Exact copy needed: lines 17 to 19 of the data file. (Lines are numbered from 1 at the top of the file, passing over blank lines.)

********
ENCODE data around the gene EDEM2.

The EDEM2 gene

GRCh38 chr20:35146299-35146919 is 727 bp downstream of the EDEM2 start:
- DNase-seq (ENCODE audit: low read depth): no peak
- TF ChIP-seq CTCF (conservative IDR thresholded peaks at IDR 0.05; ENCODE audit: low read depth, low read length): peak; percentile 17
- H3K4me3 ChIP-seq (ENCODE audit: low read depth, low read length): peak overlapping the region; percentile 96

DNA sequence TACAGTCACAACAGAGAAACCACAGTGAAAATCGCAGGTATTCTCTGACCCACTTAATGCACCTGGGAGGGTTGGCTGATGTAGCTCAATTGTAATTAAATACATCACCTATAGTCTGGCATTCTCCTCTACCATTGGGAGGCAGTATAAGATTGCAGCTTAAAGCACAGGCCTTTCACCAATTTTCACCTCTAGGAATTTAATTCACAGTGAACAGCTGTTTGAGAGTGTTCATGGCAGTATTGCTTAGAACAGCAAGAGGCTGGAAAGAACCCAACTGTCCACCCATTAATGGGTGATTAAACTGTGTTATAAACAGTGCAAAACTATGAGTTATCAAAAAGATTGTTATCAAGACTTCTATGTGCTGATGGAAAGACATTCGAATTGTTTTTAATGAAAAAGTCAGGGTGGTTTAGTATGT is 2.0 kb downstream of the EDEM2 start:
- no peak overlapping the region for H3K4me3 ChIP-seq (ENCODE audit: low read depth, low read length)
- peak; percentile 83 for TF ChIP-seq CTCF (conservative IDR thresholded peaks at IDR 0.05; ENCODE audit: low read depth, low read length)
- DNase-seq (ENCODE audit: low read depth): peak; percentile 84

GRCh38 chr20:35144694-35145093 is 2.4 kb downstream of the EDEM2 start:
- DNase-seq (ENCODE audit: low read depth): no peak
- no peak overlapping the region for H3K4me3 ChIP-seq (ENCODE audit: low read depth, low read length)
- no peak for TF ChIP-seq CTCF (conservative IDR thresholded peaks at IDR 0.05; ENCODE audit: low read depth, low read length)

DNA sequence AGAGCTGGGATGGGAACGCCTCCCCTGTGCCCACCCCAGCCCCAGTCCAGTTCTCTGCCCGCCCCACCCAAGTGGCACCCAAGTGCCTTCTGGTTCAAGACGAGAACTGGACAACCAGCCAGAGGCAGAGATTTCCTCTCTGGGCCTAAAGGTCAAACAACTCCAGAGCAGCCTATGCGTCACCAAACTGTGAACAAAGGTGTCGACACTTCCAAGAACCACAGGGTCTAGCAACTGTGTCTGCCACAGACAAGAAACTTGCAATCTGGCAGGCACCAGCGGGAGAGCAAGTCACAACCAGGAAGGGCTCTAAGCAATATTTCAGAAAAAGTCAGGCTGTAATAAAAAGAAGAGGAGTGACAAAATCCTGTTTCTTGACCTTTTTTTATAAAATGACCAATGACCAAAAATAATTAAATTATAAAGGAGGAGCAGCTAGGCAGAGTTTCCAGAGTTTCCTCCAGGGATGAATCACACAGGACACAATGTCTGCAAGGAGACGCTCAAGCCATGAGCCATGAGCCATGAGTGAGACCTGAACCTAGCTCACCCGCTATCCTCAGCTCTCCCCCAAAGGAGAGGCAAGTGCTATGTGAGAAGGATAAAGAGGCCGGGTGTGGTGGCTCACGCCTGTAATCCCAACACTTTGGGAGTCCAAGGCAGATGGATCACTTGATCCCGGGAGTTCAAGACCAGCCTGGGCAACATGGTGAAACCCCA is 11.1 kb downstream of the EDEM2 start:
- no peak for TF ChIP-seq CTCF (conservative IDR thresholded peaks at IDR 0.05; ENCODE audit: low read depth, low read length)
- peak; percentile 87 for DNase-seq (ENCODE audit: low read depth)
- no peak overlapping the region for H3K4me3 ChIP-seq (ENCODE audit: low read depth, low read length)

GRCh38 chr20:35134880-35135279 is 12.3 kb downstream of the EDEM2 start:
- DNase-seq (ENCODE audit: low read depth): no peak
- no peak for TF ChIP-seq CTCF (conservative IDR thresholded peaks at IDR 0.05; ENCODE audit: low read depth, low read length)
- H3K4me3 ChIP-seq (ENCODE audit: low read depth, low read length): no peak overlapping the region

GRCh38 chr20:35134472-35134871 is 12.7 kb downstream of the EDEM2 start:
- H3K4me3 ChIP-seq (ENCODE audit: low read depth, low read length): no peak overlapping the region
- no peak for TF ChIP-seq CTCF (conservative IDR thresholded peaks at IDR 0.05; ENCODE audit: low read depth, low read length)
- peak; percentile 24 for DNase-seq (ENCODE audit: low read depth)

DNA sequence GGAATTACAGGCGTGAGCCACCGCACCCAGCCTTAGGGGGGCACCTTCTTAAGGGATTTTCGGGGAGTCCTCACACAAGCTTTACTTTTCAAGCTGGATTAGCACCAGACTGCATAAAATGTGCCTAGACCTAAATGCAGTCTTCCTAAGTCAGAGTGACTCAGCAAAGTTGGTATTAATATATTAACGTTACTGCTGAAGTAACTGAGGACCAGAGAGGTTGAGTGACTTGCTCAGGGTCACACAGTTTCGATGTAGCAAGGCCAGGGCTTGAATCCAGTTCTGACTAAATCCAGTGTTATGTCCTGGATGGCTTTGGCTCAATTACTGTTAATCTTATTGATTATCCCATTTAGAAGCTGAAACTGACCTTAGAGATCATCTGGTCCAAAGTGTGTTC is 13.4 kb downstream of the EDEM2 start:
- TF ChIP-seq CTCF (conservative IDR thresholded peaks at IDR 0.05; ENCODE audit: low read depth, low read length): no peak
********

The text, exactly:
- peak; percentile 87 for DNase-seq (ENCODE audit: low read depth)
- no peak overlapping the region for H3K4me3 ChIP-seq (ENCODE audit: low read depth, low read length)

GRCh38 chr20:35134880-35135279 is 12.3 kb downstream of the EDEM2 start: